A sensor interprets specific information from the environment and sends a corresponding signal to a processing unit. There is not one particularly accepted definition of a sensor by the scientific community. But very basically speaking, it consists of the part that intakes information (the sensing part), the part that interprets and transmits that information into data packets, and the sensor system hardware that processes the data.
A sensor’s sensitivity can be measured by the relationship between the characteristic that it senses (such as pressure, temperature, or sound) and the corresponding output of that sensor. An output can be either voltage (electrical) or digital, which consists of bits or bytes.
Sensors and Internet of Things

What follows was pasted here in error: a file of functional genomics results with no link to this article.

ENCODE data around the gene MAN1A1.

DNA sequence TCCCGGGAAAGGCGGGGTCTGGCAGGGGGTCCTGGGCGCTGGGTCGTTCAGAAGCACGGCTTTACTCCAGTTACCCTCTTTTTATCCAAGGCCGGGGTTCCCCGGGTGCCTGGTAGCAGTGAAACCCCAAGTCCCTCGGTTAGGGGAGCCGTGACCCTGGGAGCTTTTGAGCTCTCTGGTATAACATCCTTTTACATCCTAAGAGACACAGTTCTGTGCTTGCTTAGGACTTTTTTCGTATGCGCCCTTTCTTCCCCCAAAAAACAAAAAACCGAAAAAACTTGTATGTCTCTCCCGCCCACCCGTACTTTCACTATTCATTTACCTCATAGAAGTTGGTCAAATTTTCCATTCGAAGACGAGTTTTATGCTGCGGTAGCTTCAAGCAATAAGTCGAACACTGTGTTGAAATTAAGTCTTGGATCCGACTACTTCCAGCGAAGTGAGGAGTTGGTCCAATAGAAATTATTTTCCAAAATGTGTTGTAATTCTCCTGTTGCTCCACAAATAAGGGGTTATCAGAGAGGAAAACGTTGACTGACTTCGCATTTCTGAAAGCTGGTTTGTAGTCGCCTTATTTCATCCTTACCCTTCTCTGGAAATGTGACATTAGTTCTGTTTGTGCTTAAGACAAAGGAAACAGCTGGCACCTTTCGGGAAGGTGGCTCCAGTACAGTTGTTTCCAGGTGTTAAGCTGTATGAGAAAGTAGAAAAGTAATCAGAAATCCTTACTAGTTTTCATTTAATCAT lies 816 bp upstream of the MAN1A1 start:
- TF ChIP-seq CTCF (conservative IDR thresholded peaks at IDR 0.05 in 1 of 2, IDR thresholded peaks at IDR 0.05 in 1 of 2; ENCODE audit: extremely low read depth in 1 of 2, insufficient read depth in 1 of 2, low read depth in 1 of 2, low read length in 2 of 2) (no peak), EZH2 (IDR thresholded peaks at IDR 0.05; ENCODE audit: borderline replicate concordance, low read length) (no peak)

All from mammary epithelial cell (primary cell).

Sensors have undergone very advanced developments as smart technology requires them. The Internet of Things – smart devices linked together – requires sensors for voice recognition and commands and touch, just to name a couple. A sound sensor might be responsible for recognizing a vocal command (“turn on the lights”).
The Industrial Internet of Things is the smart technology network for large organizations. Sensors detect humidity in buildings such as medical facilities to prevent mold, for example, and to ensure appropriate levels for patients. Sensors also monitor gas and temperature levels in buildings and rooms. Surveillance equipment might use motion detection sensors to track movement through a building.